What is important for a job Applied Industry (Biotechnology)

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What is important for a job Applied Industry (Biotechnology)

Post by BioCore » Tue Dec 22, 2009 12:10 am

Hi there everyone, and happy holidays.

So I was wondering if we could discuss this or if someone could confirm this. I have heard from quite a few people that when you transition from university into industry a lot of the time people depend on just the general information of what they studied in school. While what they use depends on the topic or project they are assigned. In essence that in industry before doing research you would usually do background readings and checks on the topic.

Is this true? OR if not, Is there some certain information that I should be spending more time on to be better prepared for industry? I know I have to know lab techniques and calculations or processes well, but I am specifically asking about exact mechanisms of certain events. Such things as taught in Cell Biology, would a person ever use all that information at the same time?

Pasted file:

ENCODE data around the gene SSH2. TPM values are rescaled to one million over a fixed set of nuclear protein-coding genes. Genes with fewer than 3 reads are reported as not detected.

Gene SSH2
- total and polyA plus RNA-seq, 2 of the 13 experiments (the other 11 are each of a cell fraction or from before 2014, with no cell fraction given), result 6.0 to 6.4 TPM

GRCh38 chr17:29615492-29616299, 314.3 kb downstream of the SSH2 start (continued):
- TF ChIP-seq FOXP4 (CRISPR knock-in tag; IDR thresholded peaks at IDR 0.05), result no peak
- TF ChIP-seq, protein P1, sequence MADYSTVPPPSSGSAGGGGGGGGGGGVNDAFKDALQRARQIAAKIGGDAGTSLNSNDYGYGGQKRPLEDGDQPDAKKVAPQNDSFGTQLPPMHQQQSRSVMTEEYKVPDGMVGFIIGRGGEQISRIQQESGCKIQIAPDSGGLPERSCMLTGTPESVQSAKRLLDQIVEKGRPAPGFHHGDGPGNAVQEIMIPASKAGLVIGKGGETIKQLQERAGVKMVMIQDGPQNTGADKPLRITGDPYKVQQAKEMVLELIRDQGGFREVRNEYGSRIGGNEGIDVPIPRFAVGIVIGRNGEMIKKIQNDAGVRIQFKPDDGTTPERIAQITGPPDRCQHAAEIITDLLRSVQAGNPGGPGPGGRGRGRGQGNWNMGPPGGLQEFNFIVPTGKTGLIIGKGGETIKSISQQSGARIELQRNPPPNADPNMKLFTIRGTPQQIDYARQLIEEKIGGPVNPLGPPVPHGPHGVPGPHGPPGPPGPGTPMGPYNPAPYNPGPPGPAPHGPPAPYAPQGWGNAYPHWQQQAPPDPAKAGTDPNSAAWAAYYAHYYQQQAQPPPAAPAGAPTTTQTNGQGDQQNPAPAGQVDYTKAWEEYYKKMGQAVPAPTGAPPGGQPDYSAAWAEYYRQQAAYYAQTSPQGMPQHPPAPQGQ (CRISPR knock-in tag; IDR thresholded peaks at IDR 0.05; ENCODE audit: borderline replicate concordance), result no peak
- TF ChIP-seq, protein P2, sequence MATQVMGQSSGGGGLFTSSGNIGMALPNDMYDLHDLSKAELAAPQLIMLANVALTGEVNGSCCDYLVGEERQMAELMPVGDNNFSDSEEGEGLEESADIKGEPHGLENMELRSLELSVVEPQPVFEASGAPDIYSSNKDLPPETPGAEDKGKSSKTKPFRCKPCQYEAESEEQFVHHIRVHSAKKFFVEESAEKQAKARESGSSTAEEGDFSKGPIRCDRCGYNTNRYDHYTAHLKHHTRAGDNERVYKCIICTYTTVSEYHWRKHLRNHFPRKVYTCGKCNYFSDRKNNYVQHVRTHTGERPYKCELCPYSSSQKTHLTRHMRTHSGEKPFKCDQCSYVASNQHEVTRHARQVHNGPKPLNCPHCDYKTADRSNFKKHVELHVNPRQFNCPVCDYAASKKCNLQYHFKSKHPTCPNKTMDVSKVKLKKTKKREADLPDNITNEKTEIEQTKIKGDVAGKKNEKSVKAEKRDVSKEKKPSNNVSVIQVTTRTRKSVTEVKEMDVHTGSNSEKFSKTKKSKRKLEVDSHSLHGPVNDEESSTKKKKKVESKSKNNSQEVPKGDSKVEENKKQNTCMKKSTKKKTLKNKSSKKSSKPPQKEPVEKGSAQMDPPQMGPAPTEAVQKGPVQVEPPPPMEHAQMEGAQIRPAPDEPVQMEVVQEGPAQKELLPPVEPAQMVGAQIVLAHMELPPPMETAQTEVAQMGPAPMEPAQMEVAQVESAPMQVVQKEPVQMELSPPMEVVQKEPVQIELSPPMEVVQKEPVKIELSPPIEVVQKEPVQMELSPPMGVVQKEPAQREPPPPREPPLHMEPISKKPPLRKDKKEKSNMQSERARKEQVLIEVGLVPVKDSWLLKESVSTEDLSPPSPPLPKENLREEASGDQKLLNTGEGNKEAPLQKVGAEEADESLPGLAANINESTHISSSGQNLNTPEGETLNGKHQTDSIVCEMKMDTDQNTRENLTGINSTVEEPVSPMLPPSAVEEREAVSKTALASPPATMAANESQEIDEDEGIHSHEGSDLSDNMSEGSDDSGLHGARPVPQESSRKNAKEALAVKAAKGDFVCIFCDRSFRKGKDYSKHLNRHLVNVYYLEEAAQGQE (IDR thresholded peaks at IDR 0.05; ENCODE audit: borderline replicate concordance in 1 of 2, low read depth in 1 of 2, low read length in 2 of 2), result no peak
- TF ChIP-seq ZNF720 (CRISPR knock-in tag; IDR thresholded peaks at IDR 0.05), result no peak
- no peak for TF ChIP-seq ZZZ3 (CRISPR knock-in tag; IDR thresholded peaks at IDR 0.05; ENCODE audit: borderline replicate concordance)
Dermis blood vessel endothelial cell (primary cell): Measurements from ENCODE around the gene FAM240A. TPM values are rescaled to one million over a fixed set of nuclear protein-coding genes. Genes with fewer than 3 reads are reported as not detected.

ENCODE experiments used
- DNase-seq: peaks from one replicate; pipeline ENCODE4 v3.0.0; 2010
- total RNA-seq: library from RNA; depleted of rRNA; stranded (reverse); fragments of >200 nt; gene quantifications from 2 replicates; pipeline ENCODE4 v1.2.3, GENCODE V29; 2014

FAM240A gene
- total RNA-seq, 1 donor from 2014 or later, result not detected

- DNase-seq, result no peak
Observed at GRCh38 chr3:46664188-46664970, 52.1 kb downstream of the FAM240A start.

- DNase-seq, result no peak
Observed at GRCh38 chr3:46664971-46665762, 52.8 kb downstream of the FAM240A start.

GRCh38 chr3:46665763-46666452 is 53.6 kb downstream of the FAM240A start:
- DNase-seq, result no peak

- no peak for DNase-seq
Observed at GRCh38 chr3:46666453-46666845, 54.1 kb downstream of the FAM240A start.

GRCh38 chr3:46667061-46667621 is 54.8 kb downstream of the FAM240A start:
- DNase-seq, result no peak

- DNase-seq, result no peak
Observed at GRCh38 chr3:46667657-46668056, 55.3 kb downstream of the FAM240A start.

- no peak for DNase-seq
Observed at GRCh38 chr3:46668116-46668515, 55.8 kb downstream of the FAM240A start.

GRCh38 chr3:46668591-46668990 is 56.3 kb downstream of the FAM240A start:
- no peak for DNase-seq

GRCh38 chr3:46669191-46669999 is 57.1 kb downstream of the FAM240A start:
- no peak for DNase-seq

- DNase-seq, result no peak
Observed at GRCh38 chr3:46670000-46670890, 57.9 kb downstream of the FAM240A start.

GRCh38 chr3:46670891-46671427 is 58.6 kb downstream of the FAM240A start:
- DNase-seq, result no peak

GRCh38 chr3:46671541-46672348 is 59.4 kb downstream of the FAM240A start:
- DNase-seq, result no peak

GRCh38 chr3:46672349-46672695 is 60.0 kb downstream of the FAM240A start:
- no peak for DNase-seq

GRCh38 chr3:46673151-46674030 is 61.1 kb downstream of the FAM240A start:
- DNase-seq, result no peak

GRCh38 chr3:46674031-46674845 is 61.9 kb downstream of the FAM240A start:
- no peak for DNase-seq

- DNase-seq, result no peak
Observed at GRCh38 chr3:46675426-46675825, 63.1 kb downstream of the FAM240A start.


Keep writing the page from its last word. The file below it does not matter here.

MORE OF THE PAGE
Thanks for the discussion.

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Re: What is important for a job Applied Industry (Biotechnology)

Post by jonmoulton » Tue Dec 22, 2009 4:41 pm

You are practicing a kind of learning, the detailed digging into the mechanisms behind observations, that you will need to do if you go into industry. The specific details you are learning may or may not be useful, but the ability to do the kind of learning you are doing will be tremendously useful. You need to be able to find the information you need when you need it. You need to understand biological processes so that you can find paths to reach a commercial goal and determine which path will be reliable and cost-effective. You need to be able to learn the mechanisms behind a process so that when something goes wrong you can troubleshoot. There is always more to learn, challenges like these will be novel. Studying and research make you better at learning.

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